The Cost Of Islamophobia
Five years after the terrorist attacks of September 11, 2001, "Islamophobia" -- intensified by the war in Iraq and U.S.
government actions at home - has left millions of American Muslims fearful of harassment, discrimination, and
questionable prosecutions, and confused about their place in American society.
Recent polls indicate that almost half of Americans have a negative perception of Islam and that one in four of those
surveyed have "extreme" anti-Muslim views. A survey by the Council on American Islamic Relations (CAIR) found that a
quarter of Americans consistently believe stereotypes such as: "Muslims value life less than other people" and "The
Muslim religion teaches violence and hatred."
In 2005, CAIR received 1,972 civil rights complaints, compared to 1,522 in 2004. This constitutes a 29.6 percent
increase in the total number of complaints of anti-Muslim harassment, violence and discriminatory treatment from 2004.
It is the highest number of Muslim civil rights complaints ever reported to CAIR.
What is the impact on Muslims and other Americans of Arab descent? One, who spoke on condition of anonymity, told IPS,
"It sometimes feels suffocating being in the US now. We cannot turn on our TV in the evening to watch CNN or MSNBC or
the other 'news stations' because of people like Glenn Beck and others who consistently spew hate, nonsense and
misinformation about Islam and Arabs on primetime. And if we try to watch mindless drama on TV we are bombarded with
shows about Middle East/Arab and Islamic terrorism -- shows like 24, Sleeper Cell, The Agency, etc. It is very difficult
being an Arab/Muslim American these days."
Following 9/11, the U.S. Department of Justice began rounding up Arabs and other Muslims and - mistakenly - anybody who
looked "Middle Eastern," including Sikhs from South Asia. In the months after the attacks, some 5,000 men were held in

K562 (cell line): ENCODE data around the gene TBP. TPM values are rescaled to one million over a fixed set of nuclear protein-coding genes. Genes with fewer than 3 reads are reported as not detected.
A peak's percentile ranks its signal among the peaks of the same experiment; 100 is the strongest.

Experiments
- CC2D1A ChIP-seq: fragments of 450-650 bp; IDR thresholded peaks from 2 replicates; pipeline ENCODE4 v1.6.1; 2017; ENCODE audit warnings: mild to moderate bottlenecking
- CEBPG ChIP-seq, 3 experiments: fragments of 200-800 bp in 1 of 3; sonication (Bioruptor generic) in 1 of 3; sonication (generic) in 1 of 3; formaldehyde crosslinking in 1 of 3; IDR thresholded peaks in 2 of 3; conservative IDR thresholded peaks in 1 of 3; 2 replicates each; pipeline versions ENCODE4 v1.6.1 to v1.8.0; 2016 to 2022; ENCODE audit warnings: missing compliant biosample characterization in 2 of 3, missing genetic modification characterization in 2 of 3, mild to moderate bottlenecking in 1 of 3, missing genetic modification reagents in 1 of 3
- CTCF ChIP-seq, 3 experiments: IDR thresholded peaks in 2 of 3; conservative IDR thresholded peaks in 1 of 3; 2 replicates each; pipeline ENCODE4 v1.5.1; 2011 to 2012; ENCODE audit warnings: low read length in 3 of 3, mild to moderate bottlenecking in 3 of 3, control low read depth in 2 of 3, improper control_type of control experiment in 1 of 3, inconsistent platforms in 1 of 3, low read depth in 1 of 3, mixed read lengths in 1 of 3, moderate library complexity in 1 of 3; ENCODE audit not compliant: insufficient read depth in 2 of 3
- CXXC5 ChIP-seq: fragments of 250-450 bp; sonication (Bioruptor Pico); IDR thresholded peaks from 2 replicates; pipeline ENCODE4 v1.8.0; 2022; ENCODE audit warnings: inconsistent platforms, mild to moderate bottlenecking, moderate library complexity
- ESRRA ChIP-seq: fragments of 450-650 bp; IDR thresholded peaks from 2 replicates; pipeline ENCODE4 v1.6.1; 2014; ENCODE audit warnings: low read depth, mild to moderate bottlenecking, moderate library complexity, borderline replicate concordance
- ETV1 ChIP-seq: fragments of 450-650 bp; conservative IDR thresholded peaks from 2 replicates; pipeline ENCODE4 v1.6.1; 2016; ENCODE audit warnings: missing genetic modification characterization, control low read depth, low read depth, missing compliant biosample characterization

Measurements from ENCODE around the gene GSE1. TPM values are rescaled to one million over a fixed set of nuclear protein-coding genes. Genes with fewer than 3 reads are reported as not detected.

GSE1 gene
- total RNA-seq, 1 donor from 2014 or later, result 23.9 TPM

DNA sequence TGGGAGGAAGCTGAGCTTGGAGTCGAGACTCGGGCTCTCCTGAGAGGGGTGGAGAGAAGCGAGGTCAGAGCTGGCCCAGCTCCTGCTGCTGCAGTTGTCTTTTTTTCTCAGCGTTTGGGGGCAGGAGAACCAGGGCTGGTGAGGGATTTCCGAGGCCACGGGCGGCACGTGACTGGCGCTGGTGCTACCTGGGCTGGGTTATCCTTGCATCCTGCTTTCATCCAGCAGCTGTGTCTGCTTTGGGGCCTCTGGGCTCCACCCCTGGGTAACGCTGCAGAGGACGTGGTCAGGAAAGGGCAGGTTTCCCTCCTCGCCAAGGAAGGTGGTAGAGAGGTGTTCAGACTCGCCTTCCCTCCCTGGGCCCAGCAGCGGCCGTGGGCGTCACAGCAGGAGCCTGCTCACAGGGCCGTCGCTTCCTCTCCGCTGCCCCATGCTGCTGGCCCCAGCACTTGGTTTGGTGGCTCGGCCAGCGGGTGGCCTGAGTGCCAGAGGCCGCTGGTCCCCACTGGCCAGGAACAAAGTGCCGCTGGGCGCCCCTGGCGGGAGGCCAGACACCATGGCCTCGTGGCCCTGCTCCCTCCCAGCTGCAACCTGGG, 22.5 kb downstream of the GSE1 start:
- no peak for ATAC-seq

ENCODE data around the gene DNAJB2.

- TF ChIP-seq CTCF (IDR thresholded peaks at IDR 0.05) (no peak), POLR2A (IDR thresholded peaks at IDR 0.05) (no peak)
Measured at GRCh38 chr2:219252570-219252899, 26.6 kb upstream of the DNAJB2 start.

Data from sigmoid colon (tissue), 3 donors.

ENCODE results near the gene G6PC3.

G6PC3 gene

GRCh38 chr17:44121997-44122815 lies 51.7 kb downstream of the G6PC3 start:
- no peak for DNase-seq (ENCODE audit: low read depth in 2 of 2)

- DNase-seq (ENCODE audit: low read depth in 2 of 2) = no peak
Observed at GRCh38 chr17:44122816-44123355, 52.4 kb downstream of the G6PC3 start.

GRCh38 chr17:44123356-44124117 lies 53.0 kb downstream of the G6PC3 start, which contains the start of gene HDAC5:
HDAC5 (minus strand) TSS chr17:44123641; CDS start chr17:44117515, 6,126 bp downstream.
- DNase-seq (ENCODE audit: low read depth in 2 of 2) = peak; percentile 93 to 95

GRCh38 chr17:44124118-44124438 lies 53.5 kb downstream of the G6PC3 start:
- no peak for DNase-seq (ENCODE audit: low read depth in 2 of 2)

detention without charges, most without access to lawyers or family members. As confirmed in an investigation by the DOJ
Inspector-General, many were held in solitary confinement and physically abused.
There were no prosecutions and no convictions of any of these people. Some, who were in the U.S. with expired visas or
who had committed other immigration infractions, were deported.
Since then, the seemingly endless catalog of harassment and infringements on the civil rights of U.S. citizens has grown
unabated. A few examples:
Ahmad Al Halabi graduated from high school in Dearborn, Michigan, the center of the nation's Muslim community. He joined
the Air Force and was assigned as a translator for al-Qaeda suspects at Guantanamo Bay, Cuba. He was accused of spying
and spent 10 months in solitary confinement before the spy charges were dropped.
Osama Abulhassan and Ali Houssaiky, both 20 and from Dearborn, were charged with supporting terrorism in Marietta, Ohio,
in August after making bulk purchases of cheap, prepaid cell phones from discount stores. The charges were dropped a
Four men were accused after the 9/11 attacks of being part of a "sleeper cell" that was planning terrorist attacks. Two
of the men were convicted of conspiring to provide material support and resources to terrorists, but a federal judge
overturned the verdicts at the Justice Department's request in 2004 because prosecutors withheld evidence at the trial
that could have helped the defendants.